Voximplant now supports IPv6 | Usage tips
Since the IPv6 adoption in the world is already over 20% (according to the Google IPv6 monitor), Voximplant has implemented the support of IPv6 for p2p calls. The implementation affects all our SDKs (Web / Android / iOS / React Native / Unity). Although it’s a great improvement of functionality, it has some nuances. Further, we cover known issues related to the IPv6 usage in iOS applications.
IPv6-only NAT64 environment
Currently, we support only a peer-to-peer communication mode, that is why this configuration doesn’t allow to establish a call through our servers. We are working on complete IPv6 support, i.e., server-based calls.
Another issue is about rejecting iOS applications on Apple Store reviews because of “Connection error” referred to the App Completeness item on App Store Review Guidelines. There is an official guide on how to set up the environment using Apple’s hardware, but it doesn’t always help with the review; see this case for details. Please remember that according to the guide, you shouldn't use IPv4 Address Literals. Sometimes a simple resubmit can solve the problem, and sometimes it doesn’t – you see, due to many points of failure (software configuration, network/hardware settings, etc.) developers, unfortunately, don’t have unambiguous, clear way to address issues.
Last, but not least nuance: the enabled connectivity check option for establishing a connection to the Voximplant cloud (i.e., in the connectWithConnectivityCheck:gateways: method) doesn’t work correctly in IPv6-only networks; keep in mind that fact.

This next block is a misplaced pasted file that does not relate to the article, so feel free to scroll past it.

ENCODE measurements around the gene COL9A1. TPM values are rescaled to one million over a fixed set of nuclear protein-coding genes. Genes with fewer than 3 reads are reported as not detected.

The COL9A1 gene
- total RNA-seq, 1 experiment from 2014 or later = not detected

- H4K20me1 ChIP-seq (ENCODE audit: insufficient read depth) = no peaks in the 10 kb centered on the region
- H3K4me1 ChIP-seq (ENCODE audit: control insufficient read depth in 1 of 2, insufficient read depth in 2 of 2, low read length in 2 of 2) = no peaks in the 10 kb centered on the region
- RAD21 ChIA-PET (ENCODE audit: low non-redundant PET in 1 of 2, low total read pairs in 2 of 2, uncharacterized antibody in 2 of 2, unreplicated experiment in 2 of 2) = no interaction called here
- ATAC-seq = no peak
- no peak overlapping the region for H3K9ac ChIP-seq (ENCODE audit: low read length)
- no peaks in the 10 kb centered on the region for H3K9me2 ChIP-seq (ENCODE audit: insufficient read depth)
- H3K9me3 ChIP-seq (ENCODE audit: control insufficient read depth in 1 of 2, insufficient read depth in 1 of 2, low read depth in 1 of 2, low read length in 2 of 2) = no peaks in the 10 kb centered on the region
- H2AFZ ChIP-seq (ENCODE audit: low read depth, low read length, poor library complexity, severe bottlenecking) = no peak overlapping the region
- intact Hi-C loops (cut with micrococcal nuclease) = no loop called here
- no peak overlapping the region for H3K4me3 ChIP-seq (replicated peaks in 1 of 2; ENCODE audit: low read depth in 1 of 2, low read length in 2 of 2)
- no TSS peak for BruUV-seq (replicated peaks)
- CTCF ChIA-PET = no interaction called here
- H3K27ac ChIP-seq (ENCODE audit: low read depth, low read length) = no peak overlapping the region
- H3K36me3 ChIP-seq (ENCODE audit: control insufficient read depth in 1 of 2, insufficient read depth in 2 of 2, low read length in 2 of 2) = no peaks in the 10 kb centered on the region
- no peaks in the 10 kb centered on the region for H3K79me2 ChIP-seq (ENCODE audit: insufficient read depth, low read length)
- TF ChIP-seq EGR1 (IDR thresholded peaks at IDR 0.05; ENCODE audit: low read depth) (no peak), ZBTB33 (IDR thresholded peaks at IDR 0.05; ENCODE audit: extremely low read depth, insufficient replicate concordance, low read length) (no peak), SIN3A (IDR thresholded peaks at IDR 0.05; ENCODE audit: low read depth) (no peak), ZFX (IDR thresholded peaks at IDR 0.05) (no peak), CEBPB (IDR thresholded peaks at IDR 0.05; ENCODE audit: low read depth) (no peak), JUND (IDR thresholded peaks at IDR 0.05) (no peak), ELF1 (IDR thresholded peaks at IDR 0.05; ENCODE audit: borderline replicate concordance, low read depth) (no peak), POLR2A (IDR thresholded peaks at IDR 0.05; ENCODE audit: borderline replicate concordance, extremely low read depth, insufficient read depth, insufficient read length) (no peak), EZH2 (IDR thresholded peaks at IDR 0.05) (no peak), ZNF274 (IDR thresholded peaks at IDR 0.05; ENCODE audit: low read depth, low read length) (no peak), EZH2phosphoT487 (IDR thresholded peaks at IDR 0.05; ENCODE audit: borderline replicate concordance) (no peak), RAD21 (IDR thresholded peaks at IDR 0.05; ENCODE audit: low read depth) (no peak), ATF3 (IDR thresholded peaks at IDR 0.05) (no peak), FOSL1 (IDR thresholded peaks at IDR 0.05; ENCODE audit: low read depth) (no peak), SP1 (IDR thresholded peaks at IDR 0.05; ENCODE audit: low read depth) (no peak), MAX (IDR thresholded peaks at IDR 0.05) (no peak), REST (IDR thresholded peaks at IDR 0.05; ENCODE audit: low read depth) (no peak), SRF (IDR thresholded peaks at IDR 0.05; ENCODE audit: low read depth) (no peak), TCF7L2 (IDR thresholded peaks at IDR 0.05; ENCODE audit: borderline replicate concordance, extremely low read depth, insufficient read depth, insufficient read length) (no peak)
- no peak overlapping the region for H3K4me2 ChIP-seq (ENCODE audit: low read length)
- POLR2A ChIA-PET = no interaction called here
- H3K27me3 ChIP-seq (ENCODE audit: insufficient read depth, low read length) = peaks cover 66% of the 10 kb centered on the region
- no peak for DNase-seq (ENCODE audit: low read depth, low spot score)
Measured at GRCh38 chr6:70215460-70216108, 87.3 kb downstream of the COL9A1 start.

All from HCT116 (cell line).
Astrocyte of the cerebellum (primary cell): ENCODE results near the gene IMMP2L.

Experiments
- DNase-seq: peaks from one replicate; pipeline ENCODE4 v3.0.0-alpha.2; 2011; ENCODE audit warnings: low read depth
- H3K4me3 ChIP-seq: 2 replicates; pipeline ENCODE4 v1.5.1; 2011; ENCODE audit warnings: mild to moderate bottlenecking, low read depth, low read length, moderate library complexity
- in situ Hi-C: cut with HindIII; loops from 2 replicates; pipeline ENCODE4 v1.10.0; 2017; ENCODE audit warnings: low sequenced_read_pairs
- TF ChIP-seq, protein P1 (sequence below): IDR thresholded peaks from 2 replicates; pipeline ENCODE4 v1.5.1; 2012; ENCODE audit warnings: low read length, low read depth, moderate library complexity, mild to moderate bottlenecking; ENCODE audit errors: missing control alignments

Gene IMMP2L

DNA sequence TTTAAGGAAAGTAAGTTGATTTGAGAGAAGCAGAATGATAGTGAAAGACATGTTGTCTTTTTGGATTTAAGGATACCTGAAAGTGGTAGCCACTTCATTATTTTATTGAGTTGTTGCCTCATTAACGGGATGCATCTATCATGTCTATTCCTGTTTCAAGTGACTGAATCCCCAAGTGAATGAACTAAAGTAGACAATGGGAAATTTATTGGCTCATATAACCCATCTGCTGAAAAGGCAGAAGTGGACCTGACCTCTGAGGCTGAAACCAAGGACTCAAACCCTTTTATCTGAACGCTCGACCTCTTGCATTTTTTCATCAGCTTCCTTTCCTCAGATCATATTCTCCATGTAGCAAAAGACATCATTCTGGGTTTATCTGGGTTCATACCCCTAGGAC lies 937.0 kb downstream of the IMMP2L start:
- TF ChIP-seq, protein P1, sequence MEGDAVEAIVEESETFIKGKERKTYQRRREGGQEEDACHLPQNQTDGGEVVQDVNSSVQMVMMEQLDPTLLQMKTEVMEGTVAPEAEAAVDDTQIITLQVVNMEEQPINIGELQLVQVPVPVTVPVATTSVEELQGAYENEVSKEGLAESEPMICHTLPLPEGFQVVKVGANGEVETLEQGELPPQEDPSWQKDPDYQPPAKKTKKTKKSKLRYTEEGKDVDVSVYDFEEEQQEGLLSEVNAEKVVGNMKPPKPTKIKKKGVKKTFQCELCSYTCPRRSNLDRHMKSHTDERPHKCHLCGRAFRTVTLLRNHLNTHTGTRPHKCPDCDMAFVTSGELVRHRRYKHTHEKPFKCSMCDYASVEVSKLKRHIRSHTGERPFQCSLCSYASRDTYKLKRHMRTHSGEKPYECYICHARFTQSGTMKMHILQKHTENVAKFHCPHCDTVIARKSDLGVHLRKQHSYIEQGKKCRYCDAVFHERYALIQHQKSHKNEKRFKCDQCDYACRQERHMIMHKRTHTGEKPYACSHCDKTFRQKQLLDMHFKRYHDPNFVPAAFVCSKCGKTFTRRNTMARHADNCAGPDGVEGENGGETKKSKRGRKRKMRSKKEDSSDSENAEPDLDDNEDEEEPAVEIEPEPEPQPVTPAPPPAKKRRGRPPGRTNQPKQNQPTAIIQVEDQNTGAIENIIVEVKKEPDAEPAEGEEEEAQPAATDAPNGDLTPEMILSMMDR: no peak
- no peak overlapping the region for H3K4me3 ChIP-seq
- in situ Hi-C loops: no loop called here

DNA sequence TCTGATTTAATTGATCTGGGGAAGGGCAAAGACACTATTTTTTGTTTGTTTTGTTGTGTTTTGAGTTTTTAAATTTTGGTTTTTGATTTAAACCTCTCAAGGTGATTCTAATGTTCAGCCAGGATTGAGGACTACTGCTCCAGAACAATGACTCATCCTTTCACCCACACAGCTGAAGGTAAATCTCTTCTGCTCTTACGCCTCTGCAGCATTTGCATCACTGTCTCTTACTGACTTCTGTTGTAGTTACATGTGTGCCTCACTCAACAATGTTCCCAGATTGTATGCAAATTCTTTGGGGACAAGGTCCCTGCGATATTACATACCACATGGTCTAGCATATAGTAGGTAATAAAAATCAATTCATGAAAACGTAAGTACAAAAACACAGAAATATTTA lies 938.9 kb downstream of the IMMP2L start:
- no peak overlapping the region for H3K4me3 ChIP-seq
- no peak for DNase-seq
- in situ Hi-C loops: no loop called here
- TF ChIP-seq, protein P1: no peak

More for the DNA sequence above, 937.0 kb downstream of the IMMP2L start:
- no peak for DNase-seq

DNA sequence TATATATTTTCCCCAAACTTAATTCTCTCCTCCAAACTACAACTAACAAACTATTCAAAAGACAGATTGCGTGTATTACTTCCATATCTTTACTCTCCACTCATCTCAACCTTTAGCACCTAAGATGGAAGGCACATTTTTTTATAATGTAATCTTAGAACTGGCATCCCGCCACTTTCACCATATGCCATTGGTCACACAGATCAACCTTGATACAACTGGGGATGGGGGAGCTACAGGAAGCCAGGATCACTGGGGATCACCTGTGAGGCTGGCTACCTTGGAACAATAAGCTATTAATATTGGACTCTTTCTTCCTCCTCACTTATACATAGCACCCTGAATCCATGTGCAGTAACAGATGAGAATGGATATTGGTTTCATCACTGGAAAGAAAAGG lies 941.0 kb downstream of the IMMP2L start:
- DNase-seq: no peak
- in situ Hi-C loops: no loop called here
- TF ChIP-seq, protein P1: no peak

How come Apple tests failure whereas developers’ tests are successful?
Despite Apple published recommendations on supporting IPv6 DNS64/NAT64 networks, nobody knows, what is the exact inner configuration they use. There are only assumptions, check this one, for example: https://packetpushers.net/nat64-setup-using-tayga/. Our team built and tested configuration based on the guide, but still, there is no certainty that Apple uses the same setup.
We don’t recommend to make UI in your iOS Apps dependent on the iOS SDK as it could lead to undesirable user experience and even rejection on the App Store review.
For example, if UI can start to render only after our SDK is connected to the cloud, it can cause an infinite loading screen in case of SDK’s connectivity issues. The App Store review procedure is sensitive for such cases, that is why an app with SDK-dependent UI can possibly be rejected. You can implement a cloud connection as a background execution which doesn’t affect the UI; it’s a decent, safe practice.
Forewarned is forearmed
Hope the article has benefited in terms of dev hints&tips. We understand that you can find the current situation about IPv6 quite confusing (as we are). However, instead of moaning and swearing it’s rather better to find solutions as real pros usually do :) Stay tuned and feel free to share your experience if you know other IPv6 details related to the iOS development.